Heart Disease and Exercise

Whether you are at risk for or currently have heart disease, engaging in regular physical activity can be safe and help promote a strong heart and cardiovascular system. Exercise lowers resting heart rate and blood pressure and helps the heart pump blood more effectively. Especially important is aerobic activity, which gets the heart pumping and burns calories.

Benefits of Exercise

For an individual at risk for or with heart disease, at least 150 minutes per week of moderate aerobic activity (walking, swimming, light jogging, or biking) can have many health benefits, including:

  • Weight-loss
  • Improved blood lipid profiles (lower total and LDL-cholesterol and triglycerides)
  • Strong heart function and cardiovascular system
  • Lowered blood pressure
  • Ability to manage heart disease through diet and exercise instead of solely through medication
  • Stress reduction

Boost Your Energy

Many people feel more energetic when starting and maintaining an exercise plan. Since tiredness can be common in those with heart disease, feeling more energic during everyday activities is an especially rewarding benefit resulting from becoming more physically active!

How Much Physical Activity?

To receive the greatest benefit from exercise, it is important to be physically active at least 3-4 times per week. Each session should include at least 30 minutes of moderate intensity activity, for example, taking a brisk walk, going on a bike ride, or swimming laps at the pool. These sessions can also be broken up into shorter 10-minute sessions, three times a day.

This level and intensity of exercise may not be appropriate for everyone. It is important to meet with a healthcare professional for specific guidance in choosing an exercise program. Your doctor can discuss how much exercise you need, what type of activities to include or avoid, and when you should take your medications. An exercise stress test may also be necessary before starting an exercise program.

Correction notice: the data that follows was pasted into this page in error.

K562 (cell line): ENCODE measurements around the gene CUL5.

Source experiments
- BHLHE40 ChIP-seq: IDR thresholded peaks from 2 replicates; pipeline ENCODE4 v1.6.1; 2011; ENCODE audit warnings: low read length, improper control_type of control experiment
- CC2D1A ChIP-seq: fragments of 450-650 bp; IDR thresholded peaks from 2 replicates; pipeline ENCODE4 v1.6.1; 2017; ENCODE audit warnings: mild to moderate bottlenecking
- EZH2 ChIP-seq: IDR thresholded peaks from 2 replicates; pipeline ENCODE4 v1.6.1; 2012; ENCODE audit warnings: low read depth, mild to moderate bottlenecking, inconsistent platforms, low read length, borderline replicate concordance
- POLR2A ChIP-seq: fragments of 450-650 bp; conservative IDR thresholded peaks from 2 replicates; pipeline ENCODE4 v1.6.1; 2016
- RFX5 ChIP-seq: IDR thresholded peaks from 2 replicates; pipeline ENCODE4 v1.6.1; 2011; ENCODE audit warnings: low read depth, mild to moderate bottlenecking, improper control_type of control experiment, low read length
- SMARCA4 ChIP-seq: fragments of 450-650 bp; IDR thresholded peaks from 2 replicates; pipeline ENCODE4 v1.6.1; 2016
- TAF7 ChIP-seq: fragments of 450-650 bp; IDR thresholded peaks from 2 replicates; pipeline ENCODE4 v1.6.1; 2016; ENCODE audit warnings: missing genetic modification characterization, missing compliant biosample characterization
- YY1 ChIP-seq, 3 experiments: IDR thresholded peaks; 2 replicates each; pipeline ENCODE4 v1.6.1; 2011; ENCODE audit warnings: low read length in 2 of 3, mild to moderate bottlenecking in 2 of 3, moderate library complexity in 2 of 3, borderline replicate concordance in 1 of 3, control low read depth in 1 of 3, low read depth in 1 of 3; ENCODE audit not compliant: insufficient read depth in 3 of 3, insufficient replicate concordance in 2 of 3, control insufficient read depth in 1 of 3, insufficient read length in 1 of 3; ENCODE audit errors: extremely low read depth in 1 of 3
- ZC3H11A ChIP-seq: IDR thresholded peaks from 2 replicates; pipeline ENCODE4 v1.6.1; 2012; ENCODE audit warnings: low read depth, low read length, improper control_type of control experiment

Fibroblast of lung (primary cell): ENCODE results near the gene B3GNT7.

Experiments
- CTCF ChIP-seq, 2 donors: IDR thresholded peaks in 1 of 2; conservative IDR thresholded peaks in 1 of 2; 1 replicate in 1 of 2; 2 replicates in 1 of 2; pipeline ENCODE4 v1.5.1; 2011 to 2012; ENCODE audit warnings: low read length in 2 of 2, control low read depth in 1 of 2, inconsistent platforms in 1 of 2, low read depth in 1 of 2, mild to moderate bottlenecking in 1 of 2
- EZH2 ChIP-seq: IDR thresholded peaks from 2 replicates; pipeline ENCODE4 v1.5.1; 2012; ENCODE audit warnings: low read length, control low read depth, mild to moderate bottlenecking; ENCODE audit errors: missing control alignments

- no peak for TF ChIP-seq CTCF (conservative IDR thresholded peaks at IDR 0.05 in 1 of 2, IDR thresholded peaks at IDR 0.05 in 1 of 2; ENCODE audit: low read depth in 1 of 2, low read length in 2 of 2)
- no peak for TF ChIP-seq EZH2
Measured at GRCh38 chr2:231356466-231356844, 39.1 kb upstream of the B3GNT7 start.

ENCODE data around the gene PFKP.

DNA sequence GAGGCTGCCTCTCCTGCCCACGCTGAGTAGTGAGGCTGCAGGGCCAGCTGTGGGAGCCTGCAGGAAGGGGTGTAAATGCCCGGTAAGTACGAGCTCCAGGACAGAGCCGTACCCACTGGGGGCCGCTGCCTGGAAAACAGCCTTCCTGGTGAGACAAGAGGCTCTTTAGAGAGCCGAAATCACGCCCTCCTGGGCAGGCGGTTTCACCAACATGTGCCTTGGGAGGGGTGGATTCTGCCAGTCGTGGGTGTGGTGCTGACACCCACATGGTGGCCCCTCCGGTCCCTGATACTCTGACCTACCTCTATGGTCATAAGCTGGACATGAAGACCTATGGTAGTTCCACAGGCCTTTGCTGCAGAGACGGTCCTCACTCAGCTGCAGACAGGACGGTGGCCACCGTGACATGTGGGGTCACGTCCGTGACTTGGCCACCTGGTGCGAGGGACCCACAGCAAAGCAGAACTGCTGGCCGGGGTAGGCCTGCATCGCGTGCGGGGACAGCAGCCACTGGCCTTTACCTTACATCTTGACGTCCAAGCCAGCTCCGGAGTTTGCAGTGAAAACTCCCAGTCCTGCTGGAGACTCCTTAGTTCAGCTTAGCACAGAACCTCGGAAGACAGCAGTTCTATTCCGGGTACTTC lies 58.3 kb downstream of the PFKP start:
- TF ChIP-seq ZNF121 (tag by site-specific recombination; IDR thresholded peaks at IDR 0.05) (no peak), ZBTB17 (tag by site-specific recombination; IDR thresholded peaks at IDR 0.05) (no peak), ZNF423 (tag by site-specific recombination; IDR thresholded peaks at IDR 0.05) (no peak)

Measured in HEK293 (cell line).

Tips for a Physical Activity Plan

  • Walking is a great way to begin your physical activity plan. It allows you to ease into your exercise routine, requires little equipment, and does not place added stress on joints.
  • Everyday activities such as using the stairs, gardening, or taking a brisk walk during lunch all count as physical activity which can add up to long-term positive changes.
  • It is important to stretch and warm up for 3-5 minutes before exercising. Be sure to allow time for a brief cool down after finishing an exercise.
  • Try to incorporate resistance and strength exercises into your workouts. Training with weights and resistance bands adds muscle mass that can help you perform certain exercises.
  • Drink plenty of water before, during, and after exercise. Take a break if needed.
  • Have fun while you exercise and switch up your activities if you begin to get bored or tired of a particular one. It can also be fun exercising in a group class or with a friend.

Be Active but Don’t Overdo It!

Though health complications from exercise are rare for those with heart disease, it is important to recognize the warning signs that you may be working your heart too hard. Symptoms might include feeling dizzy or light-headed, chest pain, irregular heartbeat, shortness of breath, or nausea. If you experience any of these warning signs, stop what you are doing immediately and rest. If your symptoms do not disappear, call your doctor. If chest pain develops, dial 9-1-1 immediately.

For more information on heart disease, check out Heart Health: Managing Heart Disease Through Diet: https://extension.colostate.edu/topic-areas/nutrition-food-safety-health/heart-health-managing-heart-disease-through-diet-9-384/.

Did You Know?

Research shows that people with heart disease (or with risk factors such as high blood pressure, diabetes, or high cholesterol) who engage in regular physical activity have a 20-25% lower death rate. Ask your doctor when you can begin an exercise program, especially if you have recently had a heart attack, heart surgery, are experiencing chest pain/pressure, or have diabetes.